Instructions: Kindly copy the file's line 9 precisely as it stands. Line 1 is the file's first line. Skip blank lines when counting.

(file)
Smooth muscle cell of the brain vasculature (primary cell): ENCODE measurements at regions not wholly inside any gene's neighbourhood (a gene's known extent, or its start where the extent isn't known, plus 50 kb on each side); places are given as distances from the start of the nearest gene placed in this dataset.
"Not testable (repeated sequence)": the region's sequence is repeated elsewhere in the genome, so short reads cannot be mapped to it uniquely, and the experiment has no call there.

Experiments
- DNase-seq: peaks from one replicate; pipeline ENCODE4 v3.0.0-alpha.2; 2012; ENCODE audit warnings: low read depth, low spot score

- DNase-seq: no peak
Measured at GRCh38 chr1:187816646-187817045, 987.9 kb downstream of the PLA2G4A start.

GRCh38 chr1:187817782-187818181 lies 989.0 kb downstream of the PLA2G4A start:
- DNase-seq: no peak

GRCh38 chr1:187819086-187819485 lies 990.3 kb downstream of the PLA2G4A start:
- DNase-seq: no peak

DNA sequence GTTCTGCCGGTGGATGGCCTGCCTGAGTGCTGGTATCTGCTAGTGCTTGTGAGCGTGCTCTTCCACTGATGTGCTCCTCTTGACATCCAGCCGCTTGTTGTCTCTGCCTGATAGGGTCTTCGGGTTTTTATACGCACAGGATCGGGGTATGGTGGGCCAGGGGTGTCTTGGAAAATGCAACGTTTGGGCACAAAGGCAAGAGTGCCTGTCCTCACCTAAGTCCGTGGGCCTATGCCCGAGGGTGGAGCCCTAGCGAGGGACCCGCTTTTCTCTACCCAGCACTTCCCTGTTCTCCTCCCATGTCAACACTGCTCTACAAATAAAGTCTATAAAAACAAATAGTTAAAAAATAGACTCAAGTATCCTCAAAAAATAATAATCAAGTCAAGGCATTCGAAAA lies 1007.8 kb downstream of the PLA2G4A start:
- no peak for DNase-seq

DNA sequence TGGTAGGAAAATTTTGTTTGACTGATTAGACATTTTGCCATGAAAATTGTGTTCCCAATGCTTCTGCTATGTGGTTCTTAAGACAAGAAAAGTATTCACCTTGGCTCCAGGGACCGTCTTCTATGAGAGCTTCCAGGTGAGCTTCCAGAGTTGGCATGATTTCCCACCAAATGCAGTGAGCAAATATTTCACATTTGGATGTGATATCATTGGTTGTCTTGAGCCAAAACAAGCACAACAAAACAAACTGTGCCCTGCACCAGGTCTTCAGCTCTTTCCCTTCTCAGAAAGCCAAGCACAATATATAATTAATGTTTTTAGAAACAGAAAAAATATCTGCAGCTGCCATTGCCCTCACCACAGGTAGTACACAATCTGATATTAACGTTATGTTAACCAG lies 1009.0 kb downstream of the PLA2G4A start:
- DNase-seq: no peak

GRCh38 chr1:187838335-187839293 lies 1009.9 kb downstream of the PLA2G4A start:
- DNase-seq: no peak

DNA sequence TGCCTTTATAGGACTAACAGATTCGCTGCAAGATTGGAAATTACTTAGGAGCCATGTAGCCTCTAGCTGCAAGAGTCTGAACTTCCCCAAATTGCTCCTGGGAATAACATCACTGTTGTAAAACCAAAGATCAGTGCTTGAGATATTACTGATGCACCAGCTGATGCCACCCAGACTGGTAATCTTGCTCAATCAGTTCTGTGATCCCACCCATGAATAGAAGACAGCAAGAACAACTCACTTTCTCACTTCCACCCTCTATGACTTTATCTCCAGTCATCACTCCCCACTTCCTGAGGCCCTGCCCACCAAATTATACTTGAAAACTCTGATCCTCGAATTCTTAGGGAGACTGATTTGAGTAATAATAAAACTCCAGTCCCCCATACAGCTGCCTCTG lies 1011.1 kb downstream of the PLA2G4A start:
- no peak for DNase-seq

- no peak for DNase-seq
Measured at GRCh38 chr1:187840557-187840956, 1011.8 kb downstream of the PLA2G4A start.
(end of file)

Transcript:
GRCh38 chr1:187819086-187819485 lies 990.3 kb downstream of the PLA2G4A start: